Check Out The Last Airbender Live-Action Movie Pitch Meeting

I do believe I’ve found a new favorite program online and its name is Pitch Meeting. Anyone that’s offended by CinemaSins or Honest Trailers probably isn’t going to like this but at the same time if you can laugh about pretty much anything then this is going to be perfect since it takes any given movie and turns it into one of the worst-sounding pitches in the world. With some movies that’s not really too hard since as it was with The Last Airbender, the movie really didn’t fire on all cylinders and kind of ripped the animated version to pieces in order to get one single movie out with a hope for a sequel that kind of crashed and burned without fail. It could have been that there wasn’t enough character development, or that there wasn’t enough time to develop a single story line, or that there was just so much source material that trying to jam it all into one movie was bound to backfire in a very big way. If anything the first movie should have been focused on about half of the material that was actually presented, so as to give viewers the idea of what the story was really about and why certain plot points were important. Instead we were given a movie that sped through points that might have been a lot more helpful if they weren’t flashed by us as the audience was carted through the movie at a lightning pace.

There was a lot of hope for this movie since the story is one that a lot of fans have embraced when it comes to the animated series and there’s a great deal of material that has gone into the making of it. But as it happens in Hollywood sometimes, the mangling of a franchise isn’t anything new since Hollywood continually does its level best to cut down on as much exposition as possible and deliver something that will make money. Of course, the more explanation that was afforded for this story, the better it would be since realistically a lot of people that went to see the movie did not watch the show and as a result they knew next to nothing of what to expect. That’s not necessarily a bad thing since it can mean that the audience is in for a surprise and will possibly walk out of the theater with big smiles on their faces after realizing that they now want to know more about the franchise. A lot of the smiles on the faces of those coming out of this movie however were due to laughter that was levied at the ridiculous notion that it was worth the money. That might sound unkind, but it’s the closest I can come without truly saying what this movie made a lot of people feel.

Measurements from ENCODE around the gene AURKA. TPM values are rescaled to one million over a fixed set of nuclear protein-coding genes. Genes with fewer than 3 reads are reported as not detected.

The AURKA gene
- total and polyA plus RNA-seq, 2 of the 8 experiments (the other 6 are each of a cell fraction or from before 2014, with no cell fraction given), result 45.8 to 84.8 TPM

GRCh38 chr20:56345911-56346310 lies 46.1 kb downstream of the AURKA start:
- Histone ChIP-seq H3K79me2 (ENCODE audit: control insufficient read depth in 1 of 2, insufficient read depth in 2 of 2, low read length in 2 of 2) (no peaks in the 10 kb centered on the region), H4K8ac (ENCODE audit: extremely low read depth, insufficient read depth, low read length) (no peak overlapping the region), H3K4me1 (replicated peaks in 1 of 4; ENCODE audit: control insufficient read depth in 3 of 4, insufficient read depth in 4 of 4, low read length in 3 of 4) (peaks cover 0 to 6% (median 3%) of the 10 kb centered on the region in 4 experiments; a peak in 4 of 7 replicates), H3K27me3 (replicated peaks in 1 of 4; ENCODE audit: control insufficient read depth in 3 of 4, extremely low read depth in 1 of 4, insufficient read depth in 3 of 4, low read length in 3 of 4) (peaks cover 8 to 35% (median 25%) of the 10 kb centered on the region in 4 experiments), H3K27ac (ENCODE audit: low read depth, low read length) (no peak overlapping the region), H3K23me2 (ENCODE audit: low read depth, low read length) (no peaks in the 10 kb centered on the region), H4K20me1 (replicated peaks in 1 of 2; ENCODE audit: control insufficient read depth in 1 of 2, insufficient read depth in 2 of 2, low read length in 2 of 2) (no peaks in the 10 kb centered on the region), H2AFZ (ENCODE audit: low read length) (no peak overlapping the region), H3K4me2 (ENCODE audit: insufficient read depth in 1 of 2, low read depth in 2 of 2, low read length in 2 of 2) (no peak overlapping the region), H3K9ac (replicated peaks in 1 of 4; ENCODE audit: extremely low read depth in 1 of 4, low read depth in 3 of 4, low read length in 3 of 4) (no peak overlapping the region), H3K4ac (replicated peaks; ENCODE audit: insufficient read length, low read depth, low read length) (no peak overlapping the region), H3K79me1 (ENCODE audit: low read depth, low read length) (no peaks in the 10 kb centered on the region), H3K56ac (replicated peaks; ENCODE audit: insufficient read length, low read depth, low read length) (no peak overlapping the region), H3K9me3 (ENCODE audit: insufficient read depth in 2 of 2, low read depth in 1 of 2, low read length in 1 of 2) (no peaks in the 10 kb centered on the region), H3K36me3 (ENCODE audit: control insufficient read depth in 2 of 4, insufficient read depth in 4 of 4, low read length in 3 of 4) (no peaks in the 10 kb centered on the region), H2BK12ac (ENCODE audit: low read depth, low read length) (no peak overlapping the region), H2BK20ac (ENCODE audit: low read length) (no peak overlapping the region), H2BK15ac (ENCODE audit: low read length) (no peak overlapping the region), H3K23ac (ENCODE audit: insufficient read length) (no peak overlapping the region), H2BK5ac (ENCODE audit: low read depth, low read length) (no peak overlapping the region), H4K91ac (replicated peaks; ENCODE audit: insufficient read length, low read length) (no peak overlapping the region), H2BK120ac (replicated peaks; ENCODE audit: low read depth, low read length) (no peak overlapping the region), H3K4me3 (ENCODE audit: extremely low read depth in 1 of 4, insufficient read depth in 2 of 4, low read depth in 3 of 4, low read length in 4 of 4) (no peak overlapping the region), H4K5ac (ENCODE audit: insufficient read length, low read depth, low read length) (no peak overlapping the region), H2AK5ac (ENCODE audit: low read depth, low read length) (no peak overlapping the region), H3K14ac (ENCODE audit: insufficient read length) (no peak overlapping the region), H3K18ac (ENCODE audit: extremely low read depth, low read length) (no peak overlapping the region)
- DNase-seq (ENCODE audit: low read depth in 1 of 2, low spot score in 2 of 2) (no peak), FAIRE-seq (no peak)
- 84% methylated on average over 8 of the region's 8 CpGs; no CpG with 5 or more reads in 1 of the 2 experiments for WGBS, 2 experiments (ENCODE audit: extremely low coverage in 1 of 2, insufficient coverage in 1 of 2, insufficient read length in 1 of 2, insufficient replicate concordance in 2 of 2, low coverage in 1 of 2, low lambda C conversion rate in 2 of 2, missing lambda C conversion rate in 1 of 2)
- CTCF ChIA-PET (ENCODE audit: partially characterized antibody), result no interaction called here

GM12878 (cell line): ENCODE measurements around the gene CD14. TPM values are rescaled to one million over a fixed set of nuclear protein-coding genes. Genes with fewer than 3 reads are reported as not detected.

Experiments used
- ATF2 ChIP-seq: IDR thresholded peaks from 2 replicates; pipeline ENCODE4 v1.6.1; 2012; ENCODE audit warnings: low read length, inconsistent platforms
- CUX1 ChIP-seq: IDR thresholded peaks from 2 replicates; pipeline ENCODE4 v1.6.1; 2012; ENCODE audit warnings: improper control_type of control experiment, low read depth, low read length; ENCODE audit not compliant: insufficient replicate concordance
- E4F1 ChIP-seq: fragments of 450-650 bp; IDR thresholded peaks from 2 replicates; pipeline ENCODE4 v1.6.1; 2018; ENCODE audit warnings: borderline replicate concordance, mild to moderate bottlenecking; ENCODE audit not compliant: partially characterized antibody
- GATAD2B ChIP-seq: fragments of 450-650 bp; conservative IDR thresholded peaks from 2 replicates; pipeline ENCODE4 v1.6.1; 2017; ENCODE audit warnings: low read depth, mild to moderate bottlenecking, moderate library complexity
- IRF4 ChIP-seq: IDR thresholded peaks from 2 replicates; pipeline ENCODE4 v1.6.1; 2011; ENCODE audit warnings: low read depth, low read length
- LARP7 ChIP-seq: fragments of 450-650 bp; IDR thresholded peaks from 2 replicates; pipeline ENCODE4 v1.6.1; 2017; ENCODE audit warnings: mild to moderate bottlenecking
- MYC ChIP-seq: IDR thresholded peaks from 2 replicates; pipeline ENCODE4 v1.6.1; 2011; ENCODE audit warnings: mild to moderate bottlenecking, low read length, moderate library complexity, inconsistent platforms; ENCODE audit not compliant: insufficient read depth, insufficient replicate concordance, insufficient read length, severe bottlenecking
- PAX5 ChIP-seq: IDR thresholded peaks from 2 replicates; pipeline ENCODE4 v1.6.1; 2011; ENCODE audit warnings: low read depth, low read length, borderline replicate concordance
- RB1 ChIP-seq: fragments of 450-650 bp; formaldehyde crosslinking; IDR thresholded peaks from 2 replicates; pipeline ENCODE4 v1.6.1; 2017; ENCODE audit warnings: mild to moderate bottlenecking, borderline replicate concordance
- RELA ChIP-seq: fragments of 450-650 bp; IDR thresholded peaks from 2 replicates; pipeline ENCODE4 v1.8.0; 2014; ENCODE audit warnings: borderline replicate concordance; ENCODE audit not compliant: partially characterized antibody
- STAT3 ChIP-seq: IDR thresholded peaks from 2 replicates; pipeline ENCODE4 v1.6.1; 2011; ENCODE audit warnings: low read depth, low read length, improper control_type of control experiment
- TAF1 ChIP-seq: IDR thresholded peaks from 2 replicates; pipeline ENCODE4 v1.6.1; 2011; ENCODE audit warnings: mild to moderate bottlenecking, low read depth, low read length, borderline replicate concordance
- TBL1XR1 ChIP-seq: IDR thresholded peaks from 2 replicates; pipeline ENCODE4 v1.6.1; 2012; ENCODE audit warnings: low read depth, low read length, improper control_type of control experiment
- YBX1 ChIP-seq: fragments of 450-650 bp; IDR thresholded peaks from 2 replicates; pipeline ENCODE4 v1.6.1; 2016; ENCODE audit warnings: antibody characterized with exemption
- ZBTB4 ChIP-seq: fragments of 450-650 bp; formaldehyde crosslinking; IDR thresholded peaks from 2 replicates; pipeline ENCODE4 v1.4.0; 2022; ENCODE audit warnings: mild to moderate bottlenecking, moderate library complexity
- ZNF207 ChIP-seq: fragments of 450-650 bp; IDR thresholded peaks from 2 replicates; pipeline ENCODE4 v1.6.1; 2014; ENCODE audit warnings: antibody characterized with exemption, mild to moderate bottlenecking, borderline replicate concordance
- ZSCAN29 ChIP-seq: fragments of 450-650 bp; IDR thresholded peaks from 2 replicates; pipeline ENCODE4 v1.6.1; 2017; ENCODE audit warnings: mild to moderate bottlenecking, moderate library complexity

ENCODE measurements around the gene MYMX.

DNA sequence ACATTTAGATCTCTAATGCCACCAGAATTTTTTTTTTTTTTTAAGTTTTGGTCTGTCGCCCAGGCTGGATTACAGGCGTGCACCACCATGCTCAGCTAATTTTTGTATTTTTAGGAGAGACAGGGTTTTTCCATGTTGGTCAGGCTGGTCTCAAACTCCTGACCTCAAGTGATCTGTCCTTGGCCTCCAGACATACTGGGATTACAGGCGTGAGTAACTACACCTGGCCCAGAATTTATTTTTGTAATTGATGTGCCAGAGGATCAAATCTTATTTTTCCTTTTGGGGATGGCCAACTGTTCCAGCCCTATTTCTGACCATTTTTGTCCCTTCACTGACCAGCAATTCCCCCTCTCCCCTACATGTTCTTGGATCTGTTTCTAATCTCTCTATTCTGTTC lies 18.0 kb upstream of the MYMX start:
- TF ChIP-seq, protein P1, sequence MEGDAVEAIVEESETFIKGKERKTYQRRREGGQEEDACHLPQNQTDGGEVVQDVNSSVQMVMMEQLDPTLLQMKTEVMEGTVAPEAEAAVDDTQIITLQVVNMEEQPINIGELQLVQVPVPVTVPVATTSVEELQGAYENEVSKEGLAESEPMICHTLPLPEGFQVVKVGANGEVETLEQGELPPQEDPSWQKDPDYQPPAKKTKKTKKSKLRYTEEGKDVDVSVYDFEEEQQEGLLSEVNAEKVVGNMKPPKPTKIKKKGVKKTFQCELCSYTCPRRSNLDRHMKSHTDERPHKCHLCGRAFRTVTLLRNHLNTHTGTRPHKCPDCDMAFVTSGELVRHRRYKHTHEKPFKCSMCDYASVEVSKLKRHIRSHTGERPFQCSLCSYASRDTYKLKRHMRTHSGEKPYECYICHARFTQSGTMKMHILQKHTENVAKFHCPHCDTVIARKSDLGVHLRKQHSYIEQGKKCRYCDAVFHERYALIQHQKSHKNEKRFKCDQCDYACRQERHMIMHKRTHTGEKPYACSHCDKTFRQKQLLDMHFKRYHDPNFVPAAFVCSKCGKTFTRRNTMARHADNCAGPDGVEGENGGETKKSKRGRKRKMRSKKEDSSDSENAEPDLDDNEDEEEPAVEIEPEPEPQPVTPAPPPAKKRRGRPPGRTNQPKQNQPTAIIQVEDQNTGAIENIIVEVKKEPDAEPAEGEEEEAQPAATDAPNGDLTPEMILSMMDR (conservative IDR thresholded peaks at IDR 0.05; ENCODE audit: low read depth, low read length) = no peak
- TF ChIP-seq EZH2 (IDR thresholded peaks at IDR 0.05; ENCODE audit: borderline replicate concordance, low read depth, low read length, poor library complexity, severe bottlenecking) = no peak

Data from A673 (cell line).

Realistically it is kind of frustrating to see a favorite movie torn to pieces like this and it make a lot of people wonder just what those folks in Hollywood are doing when they pitch a script, or when they even write a script. The trick is that a full book, or series, can really be made into a movie since it would be hours and hours long, and the average attention span of a person in the theater isn’t much more than a couple hours, though many people will gladly stay for a three hour movie so long as it’s something they enjoy. Packing as much as can be dumped into a two-hour movie means cutting out a lot of vital information, a good chunk of character development, and scenes and moments that might otherwise be vital to the story. In an instance such as this it’s certain that Avatar had a lot of stuff pared down again and again until they came to nearly bare bones and to decide just what to keep and what to ditch. But the problem there is that with everything that was pared down it should have been a cinch to make one movie and set everything up, then another and move into the real conflict, and then the third perhaps for a resolution that would have enticed a lot of people to keep watching and keep hoping that it would get continually better. Instead we were given a movie that felt mashed together and for the most part cherry-picked in a way that left out a lot of key details and possible plot points that would have people feeling far more enlightened and less as though they’d been given a movie and told to simply understand what was going on.

The Last Airbender could have been a great movie and it looked like it might have been, but there was just too much missing and not enough explanation for why.

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